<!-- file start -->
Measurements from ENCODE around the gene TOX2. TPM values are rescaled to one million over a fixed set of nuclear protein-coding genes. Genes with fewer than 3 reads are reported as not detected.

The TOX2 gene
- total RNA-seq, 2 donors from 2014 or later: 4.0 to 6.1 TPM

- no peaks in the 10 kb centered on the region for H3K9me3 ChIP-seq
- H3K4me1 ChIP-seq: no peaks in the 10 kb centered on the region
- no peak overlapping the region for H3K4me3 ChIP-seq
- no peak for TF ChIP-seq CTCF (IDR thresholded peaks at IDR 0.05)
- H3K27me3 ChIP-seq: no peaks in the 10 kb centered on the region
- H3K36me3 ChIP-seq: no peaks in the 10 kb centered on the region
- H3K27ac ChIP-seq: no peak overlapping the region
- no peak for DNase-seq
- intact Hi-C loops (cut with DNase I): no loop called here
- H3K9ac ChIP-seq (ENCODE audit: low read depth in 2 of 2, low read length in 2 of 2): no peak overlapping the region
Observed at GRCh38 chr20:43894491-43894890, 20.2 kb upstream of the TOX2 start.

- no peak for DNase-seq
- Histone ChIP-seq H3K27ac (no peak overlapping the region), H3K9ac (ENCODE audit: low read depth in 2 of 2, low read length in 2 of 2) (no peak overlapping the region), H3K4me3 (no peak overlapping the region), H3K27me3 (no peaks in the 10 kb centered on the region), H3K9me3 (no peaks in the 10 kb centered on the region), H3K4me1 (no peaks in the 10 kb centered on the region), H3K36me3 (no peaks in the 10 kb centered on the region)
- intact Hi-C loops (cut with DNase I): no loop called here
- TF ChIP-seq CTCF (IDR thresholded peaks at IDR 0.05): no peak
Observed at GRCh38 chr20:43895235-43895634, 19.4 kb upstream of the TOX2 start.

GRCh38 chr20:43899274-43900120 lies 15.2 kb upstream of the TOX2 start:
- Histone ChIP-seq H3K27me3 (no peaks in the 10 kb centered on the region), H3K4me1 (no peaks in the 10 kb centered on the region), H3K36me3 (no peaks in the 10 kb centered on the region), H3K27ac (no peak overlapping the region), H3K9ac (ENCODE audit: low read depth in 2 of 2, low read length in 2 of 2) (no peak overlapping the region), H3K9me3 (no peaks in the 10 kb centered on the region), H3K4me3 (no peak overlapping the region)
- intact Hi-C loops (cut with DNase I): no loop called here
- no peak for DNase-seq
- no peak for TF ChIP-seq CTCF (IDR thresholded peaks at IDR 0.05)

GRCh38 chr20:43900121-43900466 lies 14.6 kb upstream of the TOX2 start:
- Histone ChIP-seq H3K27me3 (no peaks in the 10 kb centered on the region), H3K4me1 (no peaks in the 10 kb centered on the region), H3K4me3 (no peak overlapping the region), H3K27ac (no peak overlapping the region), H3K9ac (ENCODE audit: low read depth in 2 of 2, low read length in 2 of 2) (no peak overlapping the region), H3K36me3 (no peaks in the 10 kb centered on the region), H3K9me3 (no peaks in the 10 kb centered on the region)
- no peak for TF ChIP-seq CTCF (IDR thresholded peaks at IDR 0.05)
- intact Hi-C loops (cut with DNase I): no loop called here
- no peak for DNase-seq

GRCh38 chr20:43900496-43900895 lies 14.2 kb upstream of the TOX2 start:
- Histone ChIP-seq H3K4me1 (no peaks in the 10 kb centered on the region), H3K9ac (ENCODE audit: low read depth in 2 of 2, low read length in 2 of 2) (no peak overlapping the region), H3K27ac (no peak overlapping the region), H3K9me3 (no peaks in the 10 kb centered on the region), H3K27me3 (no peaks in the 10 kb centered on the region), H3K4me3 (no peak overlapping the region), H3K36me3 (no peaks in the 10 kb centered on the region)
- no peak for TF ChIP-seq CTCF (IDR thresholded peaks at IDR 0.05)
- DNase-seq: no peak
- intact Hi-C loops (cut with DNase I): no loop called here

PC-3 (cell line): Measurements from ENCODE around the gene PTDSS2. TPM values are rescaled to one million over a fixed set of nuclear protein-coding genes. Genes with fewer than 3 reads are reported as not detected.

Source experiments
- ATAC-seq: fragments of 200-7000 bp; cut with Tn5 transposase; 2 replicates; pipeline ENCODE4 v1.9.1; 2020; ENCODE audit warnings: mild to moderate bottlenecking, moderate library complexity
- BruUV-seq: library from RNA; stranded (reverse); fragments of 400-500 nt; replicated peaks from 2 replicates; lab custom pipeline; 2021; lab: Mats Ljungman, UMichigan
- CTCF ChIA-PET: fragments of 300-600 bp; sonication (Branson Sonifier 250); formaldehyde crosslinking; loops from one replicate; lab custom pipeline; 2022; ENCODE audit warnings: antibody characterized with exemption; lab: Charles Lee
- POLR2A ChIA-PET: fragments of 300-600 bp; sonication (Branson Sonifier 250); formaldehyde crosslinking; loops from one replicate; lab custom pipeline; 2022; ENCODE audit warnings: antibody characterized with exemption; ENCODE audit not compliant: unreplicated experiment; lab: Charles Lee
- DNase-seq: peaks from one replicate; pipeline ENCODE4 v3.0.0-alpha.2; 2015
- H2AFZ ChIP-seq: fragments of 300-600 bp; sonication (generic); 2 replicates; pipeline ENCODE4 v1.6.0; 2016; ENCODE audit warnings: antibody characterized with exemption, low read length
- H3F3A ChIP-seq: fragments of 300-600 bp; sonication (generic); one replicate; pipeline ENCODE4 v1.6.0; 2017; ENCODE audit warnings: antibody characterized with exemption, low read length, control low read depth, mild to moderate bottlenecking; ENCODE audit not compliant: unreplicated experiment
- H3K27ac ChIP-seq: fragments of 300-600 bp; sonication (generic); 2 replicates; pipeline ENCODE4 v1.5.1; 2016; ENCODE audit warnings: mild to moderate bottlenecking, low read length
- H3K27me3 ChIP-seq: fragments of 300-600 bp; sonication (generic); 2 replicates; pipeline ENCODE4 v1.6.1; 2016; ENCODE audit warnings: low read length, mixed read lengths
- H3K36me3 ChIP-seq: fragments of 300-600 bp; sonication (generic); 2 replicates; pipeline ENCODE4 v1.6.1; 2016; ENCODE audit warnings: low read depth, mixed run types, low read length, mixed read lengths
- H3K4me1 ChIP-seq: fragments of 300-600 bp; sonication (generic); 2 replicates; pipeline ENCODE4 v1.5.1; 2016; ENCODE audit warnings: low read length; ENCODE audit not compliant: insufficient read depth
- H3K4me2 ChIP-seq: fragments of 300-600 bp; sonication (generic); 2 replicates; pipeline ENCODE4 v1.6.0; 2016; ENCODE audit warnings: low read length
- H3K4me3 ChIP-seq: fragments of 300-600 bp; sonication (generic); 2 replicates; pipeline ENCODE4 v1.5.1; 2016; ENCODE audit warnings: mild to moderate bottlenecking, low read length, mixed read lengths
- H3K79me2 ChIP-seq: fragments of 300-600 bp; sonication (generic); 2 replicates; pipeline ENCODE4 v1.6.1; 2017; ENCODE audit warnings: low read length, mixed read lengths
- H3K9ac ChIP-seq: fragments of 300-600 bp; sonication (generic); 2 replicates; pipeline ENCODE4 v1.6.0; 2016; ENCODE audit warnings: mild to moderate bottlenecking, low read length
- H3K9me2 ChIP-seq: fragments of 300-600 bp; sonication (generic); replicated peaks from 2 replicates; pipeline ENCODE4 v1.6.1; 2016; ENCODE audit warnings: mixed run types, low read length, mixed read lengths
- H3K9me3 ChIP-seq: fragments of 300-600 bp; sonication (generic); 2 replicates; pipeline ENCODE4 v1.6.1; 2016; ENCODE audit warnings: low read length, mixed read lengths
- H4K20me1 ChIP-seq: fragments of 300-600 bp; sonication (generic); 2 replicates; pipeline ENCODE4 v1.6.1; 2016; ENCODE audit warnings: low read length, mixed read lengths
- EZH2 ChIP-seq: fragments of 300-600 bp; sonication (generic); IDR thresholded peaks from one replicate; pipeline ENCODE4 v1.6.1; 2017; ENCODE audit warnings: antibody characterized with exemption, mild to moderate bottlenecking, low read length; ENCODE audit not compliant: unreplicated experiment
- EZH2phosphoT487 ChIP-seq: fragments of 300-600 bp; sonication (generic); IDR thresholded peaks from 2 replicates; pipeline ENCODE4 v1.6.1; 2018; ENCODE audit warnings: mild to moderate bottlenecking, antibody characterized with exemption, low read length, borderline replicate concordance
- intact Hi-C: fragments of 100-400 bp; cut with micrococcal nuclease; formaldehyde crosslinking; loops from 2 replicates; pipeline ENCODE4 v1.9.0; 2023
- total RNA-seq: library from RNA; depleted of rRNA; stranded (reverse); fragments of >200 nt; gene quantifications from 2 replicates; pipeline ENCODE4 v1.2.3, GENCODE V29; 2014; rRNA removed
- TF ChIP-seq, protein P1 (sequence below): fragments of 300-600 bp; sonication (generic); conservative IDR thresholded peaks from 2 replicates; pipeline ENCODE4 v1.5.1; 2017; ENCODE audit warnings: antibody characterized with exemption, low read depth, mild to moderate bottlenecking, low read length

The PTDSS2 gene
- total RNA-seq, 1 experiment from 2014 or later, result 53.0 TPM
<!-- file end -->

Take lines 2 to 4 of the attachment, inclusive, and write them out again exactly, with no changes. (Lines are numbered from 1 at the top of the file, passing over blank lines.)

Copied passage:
The TOX2 gene
- total RNA-seq, 2 donors from 2014 or later: 4.0 to 6.1 TPM

- no peaks in the 10 kb centered on the region for H3K9me3 ChIP-seq